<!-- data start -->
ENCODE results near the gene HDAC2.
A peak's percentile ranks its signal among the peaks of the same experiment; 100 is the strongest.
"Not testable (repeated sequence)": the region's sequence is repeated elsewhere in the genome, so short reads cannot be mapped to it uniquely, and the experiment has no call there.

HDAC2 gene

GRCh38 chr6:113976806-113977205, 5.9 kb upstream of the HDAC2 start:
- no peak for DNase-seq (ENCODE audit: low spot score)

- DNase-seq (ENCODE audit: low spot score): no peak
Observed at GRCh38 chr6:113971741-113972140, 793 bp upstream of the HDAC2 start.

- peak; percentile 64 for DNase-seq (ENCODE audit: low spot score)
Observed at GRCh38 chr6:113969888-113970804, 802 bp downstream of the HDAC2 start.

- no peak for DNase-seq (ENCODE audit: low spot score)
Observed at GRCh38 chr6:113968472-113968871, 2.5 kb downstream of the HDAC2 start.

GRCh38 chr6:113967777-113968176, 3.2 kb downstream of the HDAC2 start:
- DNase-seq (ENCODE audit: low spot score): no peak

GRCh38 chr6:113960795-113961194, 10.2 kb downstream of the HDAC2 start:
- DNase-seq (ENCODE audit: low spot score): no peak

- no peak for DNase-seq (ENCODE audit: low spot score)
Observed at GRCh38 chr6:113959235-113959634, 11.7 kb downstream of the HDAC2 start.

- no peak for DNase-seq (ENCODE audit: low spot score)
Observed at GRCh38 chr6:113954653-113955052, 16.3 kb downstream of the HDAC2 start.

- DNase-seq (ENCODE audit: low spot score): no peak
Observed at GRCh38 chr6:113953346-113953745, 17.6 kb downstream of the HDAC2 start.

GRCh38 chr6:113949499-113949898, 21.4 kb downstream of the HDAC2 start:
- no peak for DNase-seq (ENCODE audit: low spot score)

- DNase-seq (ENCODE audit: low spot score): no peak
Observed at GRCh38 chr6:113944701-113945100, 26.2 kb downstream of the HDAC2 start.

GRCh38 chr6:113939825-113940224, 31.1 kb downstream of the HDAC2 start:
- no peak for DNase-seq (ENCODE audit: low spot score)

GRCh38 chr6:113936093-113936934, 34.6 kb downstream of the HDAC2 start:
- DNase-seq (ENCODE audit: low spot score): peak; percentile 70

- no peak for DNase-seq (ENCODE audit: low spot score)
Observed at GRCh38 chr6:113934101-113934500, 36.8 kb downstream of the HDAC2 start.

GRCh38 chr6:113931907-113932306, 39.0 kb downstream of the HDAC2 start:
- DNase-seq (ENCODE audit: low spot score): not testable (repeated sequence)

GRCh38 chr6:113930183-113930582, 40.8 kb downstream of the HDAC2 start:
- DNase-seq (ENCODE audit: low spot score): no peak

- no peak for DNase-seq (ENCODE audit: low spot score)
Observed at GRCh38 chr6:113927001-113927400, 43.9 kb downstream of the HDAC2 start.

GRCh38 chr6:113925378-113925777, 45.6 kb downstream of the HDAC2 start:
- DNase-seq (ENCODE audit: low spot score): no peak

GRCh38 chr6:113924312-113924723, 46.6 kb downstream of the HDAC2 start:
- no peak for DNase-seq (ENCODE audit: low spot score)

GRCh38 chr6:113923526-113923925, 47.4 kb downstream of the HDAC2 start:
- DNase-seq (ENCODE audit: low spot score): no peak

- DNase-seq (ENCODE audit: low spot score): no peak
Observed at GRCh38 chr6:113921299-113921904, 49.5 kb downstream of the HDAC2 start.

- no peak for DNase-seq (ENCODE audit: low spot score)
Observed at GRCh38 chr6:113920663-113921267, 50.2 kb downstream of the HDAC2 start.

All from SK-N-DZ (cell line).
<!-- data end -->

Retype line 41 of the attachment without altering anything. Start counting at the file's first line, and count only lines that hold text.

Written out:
GRCh38 chr6:113924312-113924723, 46.6 kb downstream of the HDAC2 start: